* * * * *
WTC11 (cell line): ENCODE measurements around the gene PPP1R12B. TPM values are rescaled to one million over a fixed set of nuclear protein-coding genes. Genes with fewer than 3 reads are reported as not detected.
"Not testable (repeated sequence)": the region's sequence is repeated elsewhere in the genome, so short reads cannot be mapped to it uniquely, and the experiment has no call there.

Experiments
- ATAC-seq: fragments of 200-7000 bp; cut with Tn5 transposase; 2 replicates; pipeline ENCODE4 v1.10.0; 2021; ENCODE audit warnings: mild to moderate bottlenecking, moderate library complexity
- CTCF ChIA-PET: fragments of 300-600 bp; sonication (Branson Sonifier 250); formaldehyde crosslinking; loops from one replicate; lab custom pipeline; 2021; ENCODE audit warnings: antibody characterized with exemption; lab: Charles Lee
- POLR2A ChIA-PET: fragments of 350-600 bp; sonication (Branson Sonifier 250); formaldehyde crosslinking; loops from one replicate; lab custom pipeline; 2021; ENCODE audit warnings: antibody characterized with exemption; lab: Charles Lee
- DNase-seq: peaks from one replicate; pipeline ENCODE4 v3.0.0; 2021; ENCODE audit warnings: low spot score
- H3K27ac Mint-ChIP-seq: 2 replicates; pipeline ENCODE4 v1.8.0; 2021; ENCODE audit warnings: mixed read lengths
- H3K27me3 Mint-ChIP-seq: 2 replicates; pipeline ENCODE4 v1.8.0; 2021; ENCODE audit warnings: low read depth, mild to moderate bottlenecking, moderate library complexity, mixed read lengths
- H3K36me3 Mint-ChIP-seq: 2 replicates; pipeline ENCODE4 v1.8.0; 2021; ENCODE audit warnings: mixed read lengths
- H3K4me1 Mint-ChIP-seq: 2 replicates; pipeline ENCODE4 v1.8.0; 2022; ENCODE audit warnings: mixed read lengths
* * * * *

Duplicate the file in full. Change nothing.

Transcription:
WTC11 (cell line): ENCODE measurements around the gene PPP1R12B. TPM values are rescaled to one million over a fixed set of nuclear protein-coding genes. Genes with fewer than 3 reads are reported as not detected.
"Not testable (repeated sequence)": the region's sequence is repeated elsewhere in the genome, so short reads cannot be mapped to it uniquely, and the experiment has no call there.

Experiments
- ATAC-seq: fragments of 200-7000 bp; cut with Tn5 transposase; 2 replicates; pipeline ENCODE4 v1.10.0; 2021; ENCODE audit warnings: mild to moderate bottlenecking, moderate library complexity
- CTCF ChIA-PET: fragments of 300-600 bp; sonication (Branson Sonifier 250); formaldehyde crosslinking; loops from one replicate; lab custom pipeline; 2021; ENCODE audit warnings: antibody characterized with exemption; lab: Charles Lee
- POLR2A ChIA-PET: fragments of 350-600 bp; sonication (Branson Sonifier 250); formaldehyde crosslinking; loops from one replicate; lab custom pipeline; 2021; ENCODE audit warnings: antibody characterized with exemption; lab: Charles Lee
- DNase-seq: peaks from one replicate; pipeline ENCODE4 v3.0.0; 2021; ENCODE audit warnings: low spot score
- H3K27ac Mint-ChIP-seq: 2 replicates; pipeline ENCODE4 v1.8.0; 2021; ENCODE audit warnings: mixed read lengths
- H3K27me3 Mint-ChIP-seq: 2 replicates; pipeline ENCODE4 v1.8.0; 2021; ENCODE audit warnings: low read depth, mild to moderate bottlenecking, moderate library complexity, mixed read lengths
- H3K36me3 Mint-ChIP-seq: 2 replicates; pipeline ENCODE4 v1.8.0; 2021; ENCODE audit warnings: mixed read lengths
- H3K4me1 Mint-ChIP-seq: 2 replicates; pipeline ENCODE4 v1.8.0; 2022; ENCODE audit warnings: mixed read lengths